Future Roles for Science and Technology in Counterterrorism

Tony Fainberg, Defense Threat Reduction Agency Department of Defense

The natural reaction among scientists, engineers, and technical experts following the atrocities of September 11 was the fervent wish to apply their knowledge, abilities, and creativity in order to contribute to the defeat of current and future terrorist threats to the United States and its international friends and allies.

Indeed, there is ample opportunity for directing technical advances to this end. However, it should be emphasized that much can be accomplished nearly independently of technical innovations. Security procedures need to be improved in many venues. The most talked-about area today is aviation security; for example, the need to know who has access to airplanes at airports is pressing. Background checks to this end are now being instituted, and, although enabled by advances in computer technologies of various sorts, can already be accomplished, given bureaucratic acquiescence. But although technical applications can enable these checks, the main barriers to doing so in the past have been cost, inconvenience, and concerns about intrusion on privacy. Another example is in the area of explosives detection. Excellent equipment for detecting explosives in baggage has been developed and manufactured as long ago as 1994. Since 1997, this equipment has been deployed and further developed, but it could be deployed in such a way as to cover the whole civil aviation system rather than just 10 percent of it. Under the current, new imperatives, these and a number of other matters can and will be resolved through national resolve rather than advanced technology. Especially for the near-term, there is much that can be done to reduce our vulnerabilities (indeed, much is being done), without developing a lot that is new in the way of science and technology.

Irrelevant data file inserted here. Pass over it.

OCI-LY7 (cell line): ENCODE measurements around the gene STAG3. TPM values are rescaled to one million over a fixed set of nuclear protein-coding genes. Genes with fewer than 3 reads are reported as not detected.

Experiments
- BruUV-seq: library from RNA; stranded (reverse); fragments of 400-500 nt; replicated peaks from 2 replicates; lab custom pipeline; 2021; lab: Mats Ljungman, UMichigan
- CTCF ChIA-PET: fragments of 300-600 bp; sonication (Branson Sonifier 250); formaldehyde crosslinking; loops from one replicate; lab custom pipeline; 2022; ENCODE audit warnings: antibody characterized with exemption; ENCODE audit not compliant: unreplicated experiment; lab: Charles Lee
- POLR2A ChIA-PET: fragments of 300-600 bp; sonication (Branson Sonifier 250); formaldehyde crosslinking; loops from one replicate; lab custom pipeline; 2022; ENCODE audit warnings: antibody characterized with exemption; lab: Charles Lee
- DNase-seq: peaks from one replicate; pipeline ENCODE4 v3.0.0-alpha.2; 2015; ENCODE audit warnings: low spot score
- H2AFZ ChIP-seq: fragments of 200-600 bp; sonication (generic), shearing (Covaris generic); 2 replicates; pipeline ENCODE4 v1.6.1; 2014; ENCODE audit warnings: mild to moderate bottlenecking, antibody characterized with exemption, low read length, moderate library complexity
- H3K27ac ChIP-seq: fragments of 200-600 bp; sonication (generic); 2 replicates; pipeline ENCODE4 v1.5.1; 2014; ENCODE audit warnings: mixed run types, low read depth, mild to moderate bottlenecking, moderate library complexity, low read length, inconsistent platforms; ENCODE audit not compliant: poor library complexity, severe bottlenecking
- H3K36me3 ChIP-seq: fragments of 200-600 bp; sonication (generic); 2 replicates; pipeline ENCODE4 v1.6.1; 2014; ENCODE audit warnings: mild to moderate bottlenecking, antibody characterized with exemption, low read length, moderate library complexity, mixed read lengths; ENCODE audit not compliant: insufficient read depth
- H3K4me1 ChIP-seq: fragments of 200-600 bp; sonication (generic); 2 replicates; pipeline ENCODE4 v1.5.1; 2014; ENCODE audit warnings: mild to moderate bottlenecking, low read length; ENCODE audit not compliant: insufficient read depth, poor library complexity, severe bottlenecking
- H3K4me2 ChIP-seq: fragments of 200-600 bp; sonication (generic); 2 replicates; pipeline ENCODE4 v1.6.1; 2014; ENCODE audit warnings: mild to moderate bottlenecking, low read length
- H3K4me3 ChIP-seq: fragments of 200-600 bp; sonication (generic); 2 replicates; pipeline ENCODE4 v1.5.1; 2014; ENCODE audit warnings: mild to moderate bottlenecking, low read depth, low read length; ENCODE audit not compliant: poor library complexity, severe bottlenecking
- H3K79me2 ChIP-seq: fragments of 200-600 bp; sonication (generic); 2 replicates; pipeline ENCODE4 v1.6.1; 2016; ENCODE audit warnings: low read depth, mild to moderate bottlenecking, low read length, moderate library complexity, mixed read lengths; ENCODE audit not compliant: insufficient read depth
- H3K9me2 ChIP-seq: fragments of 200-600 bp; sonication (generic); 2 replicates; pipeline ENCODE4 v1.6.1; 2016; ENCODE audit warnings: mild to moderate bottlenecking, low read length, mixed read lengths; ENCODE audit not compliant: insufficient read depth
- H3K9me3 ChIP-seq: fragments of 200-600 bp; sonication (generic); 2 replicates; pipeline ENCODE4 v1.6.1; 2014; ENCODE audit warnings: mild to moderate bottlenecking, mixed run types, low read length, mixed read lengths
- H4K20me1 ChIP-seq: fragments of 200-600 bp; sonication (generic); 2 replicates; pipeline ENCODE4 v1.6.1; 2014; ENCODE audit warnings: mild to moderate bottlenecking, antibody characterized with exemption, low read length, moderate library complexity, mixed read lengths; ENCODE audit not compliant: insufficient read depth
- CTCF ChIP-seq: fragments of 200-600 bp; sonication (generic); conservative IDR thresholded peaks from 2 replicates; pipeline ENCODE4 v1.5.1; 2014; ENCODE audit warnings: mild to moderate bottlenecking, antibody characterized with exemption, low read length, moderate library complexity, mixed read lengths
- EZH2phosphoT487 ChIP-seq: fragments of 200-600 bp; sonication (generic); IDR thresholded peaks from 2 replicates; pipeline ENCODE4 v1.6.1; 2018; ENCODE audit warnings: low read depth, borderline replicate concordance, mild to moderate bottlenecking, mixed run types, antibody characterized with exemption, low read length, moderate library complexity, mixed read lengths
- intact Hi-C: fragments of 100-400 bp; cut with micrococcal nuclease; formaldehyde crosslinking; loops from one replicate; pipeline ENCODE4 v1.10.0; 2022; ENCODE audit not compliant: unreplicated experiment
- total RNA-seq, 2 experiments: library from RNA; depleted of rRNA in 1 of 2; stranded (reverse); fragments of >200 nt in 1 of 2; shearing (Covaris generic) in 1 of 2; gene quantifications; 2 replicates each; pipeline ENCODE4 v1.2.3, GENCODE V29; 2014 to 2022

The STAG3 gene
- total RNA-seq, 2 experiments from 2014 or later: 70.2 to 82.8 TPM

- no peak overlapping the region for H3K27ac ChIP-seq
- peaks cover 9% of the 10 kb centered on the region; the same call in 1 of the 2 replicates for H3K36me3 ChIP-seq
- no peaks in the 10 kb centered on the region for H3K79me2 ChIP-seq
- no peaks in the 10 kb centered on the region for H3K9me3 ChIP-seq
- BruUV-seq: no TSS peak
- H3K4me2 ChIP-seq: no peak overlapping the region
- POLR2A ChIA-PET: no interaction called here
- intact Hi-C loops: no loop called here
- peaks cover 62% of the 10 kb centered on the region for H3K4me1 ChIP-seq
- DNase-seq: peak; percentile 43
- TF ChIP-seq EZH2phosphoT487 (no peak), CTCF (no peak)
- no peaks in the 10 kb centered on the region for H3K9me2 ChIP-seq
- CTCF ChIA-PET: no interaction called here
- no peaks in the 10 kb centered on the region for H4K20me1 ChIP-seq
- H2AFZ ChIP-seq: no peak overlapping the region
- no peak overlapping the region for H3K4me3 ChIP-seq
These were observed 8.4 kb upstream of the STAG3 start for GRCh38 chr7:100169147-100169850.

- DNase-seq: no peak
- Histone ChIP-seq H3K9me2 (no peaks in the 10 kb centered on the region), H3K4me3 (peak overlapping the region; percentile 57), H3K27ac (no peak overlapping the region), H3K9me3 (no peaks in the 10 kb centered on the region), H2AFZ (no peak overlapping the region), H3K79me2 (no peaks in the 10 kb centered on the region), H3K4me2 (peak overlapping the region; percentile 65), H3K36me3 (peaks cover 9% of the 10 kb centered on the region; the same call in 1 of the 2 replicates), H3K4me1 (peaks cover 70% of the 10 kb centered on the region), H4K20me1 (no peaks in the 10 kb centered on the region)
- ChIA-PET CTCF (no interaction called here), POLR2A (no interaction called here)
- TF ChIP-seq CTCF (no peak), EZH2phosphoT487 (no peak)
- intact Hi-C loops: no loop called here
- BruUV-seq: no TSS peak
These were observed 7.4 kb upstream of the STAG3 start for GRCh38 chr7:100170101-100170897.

But, although science and technology are not the only answers to the diverse and menacing terrorist threat, they are part of the answer and will increasingly become so in the future. New integrated systems and approaches will be necessary both to increase the robustness of our society against bioattacks and to face newer threats, which themselves may be developed through the use of science and technology.

I will try to lay out some thoughts about where we might conceivably look for new tools to deal with threats that have occurred or that we can easily imagine occurring. My emphasis is on technologies that could begin to produce useful results in the mid-term (say, 2-3 years to 10 years), particularly those areas that are within the scope of this workshop's focus on the convergence of nanoscience/ nanotechnology, biotechnology/biomedicine, information technologies, and cognitive science.

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